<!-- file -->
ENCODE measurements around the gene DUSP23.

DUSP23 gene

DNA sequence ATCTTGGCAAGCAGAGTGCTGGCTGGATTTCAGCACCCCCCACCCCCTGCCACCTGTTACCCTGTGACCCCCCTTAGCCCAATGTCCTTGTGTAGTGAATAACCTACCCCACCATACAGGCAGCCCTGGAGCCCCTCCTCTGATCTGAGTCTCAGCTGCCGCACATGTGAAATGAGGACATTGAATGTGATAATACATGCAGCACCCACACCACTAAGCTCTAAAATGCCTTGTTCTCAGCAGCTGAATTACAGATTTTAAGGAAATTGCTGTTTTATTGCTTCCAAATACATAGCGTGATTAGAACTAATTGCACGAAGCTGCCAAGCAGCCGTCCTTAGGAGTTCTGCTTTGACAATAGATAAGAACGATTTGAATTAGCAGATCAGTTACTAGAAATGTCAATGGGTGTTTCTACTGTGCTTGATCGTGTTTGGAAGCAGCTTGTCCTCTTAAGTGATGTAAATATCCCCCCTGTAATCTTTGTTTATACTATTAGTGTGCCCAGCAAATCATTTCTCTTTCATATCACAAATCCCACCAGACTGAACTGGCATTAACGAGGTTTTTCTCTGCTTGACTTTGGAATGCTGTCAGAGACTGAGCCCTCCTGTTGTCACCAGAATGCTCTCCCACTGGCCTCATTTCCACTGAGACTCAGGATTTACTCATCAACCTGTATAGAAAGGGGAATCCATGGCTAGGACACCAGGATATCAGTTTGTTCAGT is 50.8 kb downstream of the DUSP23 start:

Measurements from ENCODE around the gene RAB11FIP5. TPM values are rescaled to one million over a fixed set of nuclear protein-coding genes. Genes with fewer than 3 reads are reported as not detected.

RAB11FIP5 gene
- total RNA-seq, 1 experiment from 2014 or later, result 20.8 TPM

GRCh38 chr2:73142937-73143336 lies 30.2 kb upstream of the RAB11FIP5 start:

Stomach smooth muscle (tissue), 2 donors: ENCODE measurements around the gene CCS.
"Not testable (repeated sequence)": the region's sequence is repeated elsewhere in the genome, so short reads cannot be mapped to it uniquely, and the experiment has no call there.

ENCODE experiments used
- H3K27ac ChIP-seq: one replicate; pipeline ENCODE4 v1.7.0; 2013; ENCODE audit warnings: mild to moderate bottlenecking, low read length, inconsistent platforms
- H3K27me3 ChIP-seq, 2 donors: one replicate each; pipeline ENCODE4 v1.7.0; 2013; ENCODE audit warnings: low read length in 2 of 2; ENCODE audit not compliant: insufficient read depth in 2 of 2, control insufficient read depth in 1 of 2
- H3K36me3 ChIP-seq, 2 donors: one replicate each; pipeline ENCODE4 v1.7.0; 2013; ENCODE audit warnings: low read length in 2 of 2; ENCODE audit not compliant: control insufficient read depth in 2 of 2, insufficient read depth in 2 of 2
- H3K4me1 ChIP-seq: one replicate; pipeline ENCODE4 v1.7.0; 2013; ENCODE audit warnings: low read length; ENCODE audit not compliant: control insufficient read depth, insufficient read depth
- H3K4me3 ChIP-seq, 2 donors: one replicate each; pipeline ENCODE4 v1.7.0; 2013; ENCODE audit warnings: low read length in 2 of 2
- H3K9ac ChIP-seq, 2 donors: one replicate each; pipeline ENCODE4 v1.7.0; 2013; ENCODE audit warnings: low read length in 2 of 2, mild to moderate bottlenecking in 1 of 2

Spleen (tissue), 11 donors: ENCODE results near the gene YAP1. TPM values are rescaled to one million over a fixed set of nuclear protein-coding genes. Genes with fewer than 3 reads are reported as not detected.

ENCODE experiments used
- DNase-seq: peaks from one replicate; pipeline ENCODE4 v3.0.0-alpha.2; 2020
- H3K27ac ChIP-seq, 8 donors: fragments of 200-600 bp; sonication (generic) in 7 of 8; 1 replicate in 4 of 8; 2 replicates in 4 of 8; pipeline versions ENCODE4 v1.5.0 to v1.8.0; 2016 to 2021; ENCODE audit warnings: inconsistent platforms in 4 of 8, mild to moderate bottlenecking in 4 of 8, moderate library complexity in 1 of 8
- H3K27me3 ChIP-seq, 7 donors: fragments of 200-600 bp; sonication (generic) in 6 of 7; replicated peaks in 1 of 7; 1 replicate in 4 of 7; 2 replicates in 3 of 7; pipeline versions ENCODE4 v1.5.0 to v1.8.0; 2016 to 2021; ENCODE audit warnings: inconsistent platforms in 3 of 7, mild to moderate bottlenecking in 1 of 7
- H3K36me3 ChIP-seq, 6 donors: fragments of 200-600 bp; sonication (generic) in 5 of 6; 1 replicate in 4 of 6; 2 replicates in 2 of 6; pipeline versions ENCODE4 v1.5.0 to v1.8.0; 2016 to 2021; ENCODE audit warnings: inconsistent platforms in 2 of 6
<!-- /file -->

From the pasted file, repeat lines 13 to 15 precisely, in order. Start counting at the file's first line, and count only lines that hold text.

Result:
- H3K36me3 ChIP-seq, 2 donors: one replicate each; pipeline ENCODE4 v1.7.0; 2013; ENCODE audit warnings: low read length in 2 of 2; ENCODE audit not compliant: control insufficient read depth in 2 of 2, insufficient read depth in 2 of 2
- H3K4me1 ChIP-seq: one replicate; pipeline ENCODE4 v1.7.0; 2013; ENCODE audit warnings: low read length; ENCODE audit not compliant: control insufficient read depth, insufficient read depth
- H3K4me3 ChIP-seq, 2 donors: one replicate each; pipeline ENCODE4 v1.7.0; 2013; ENCODE audit warnings: low read length in 2 of 2